A picnic on the Seine and public urination: standing up for women’s rights in Paris
It all started one Spring evening with a picnic on the Seine among friends. Wine, cheese and good conversation quickly led to full bladders. A small but courageous toilet search-party was formed. Our findings were disheartening.
No public toilets were in sight (#WelcomeToFrance). Of course, there were toilets in the establishments dotted along the Seine, but the lines for admission into those places were snaking Disneyland-like for several meters. We started to regret our decision to picnic by the Seine, which says a lot about the urgency of the situation.
While loitering beside one of these establishments, I had an idea which says even more about the urgency of my situation. “I’m just gonna go in the bushes,” I declared. “OK,” my friend consented, before hanging back to give me some privacy.
So when I say “bushes”, I really mean “wall of carefully manicured rectangular flower pots”. I proceeded to squat, while grabbing hold of one of the flower pots for leverage. In what must have been one of my least elegant manoeuvres, the flower pot refused to support me, gave way, and led the entire wall to sway precariously and nearly fall on top of me. Don’t try this at home, kids.
So there we were, hopes dashed and bladders just as bursting (what’s more, my friend was now laughing uncontrollably as a result of my near-death public urination attempt, which really can’t have helped much).
It was at that point that I remembered the steady stream of men I had seen throughout the night making their way behind a particular dumpster stationed alongside the edge of the walkway before unabashedly taking a sneaky piss. By this stage my bladder was about to burst, so it was totally worth a try.
On approaching the dumpster, my previously mentioned theories were confirmed by a group of gentlemen standing against the wall and issuing a steady stream of urine before adjusting their pants and getting on with the rest of their night. My friend and I looked at each other and exchanged unspoken words. This was happening.
As we made our way to the wall, without any warning, a security guard materialized from the shadows and stopped us in our tracks.
“I need to stop you there.” He didn’t need to specify, his meaning was clear: “Sorry, no pissing on the wall for girls.”
“You have to be f*****g kidding me?” So sorry guys, but I really needed to pee, which produces a grumpiness in me that is unsurpassed even by hanger.
“In the past half an hour, I have seen at least a dozen dudes piss against this wall, and it would appear not to be a problem for them!”
“I can’t let you do that here.” The shadow-lurking security guard was holding his ground.
“This is absolutely sexist. The only difference between them peeing on the wall and us peeing on the wall is that we’re girls.” I was incensed. At this point I’m pretty sure my friend mumbled something to do with a vagina.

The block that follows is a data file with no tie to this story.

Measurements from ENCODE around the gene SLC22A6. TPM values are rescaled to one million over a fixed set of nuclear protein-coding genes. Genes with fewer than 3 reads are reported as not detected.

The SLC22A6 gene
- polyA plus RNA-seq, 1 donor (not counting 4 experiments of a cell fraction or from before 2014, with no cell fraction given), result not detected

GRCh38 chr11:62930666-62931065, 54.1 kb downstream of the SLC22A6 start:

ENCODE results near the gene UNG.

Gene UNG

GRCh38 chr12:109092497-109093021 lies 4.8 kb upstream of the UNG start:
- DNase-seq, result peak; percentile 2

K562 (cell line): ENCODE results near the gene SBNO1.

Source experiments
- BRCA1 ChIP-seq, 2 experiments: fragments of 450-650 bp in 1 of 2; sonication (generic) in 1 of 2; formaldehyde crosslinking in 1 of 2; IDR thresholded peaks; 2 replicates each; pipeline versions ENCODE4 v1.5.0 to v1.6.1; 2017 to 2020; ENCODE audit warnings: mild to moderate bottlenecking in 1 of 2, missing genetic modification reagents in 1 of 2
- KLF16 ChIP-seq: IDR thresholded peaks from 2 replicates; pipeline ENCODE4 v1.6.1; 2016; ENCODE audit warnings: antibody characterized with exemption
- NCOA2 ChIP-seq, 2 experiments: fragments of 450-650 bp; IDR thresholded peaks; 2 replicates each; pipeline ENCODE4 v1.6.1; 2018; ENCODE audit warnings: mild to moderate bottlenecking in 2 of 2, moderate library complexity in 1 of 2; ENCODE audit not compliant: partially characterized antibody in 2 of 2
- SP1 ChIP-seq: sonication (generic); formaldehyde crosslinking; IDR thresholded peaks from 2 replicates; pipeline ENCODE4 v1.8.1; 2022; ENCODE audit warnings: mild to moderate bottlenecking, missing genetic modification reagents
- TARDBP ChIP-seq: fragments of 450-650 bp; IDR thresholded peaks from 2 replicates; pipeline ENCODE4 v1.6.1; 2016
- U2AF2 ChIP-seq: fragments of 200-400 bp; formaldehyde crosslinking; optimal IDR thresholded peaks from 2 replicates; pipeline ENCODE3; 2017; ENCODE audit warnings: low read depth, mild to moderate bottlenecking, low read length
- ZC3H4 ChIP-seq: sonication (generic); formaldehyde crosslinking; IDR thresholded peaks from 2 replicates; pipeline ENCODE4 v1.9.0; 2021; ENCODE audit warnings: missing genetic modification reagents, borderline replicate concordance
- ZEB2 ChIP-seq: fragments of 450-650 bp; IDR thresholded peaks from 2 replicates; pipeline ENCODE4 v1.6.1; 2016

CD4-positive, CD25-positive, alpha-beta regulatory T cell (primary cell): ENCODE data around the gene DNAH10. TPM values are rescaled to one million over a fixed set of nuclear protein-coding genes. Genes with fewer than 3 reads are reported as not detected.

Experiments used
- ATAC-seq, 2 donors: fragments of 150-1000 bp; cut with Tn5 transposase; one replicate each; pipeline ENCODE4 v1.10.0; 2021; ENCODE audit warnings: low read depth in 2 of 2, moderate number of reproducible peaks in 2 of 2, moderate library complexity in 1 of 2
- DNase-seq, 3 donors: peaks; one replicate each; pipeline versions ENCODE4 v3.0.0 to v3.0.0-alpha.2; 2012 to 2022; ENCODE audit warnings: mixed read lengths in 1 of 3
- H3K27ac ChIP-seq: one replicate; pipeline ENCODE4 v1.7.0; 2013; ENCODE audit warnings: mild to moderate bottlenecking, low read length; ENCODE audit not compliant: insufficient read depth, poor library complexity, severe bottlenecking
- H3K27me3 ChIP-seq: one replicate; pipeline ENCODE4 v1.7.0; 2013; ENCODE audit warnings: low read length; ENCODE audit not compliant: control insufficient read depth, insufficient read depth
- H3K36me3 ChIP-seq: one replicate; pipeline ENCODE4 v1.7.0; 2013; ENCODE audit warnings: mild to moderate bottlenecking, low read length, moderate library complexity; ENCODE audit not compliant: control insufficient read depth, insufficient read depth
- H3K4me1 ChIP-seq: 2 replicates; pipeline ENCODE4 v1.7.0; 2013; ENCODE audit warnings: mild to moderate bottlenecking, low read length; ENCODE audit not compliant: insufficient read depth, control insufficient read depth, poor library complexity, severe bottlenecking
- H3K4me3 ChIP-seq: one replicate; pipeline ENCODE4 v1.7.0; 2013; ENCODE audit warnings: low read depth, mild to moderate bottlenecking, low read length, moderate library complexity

“There are public toilets 500 meters down the road on your left.”
And so we sauntered those 500 meters to that public toilet (which admittedly was probably the largest and most developed public toilet I have ever seen in Paris) in outraged and indignant conversation.
I think the only thing that kept us from completely losing our minds was the fact that this dude’s entire job was to prevent people from publically urinating on a wall. I mean, that can’t rank very highly on the World’s Most Fun Jobs list (Public Urination Warden?). But what completely got us going was the fact that his interpretation of public urination only included female urination. Male urination was apparently not offensive at all - it was just, well, normal?
I don’t want to diminish the #MeToo movement by associating it with this story (least of all with a story about public urination!). In any case, let’s not forget that the #MeToo movement is specifically targeted at exposing sexual abuse, rather than moments of petty everyday sexism.
And yet to me the #MeToo movement represents women rising up together and declaring that they will no longer accept different conditions, different expectations, or different treatment to their male counterparts. My experience is in a totally different category to the many brave women who have stood up recently to share their stories with the context of #MeToo. But don’t you think it is these little moments of everyday sexism that combine to create a world where #MeToo needs to happen? A world where women feel resigned to different or abhorrent treatment; where women hold back from calling out their aggressors due to shame, or fear of recrimination.
Equal rights to pee in the street may seem like an undignified right to defend. I’m not about to go and get some signs created so that I can demonstrate for it on the streets. And yet I really do believe that, if we are serious about equality, everyone of us has a role to play in calling out seemingly banal everyday discrimination. This is where the tipping point is, if you ask me.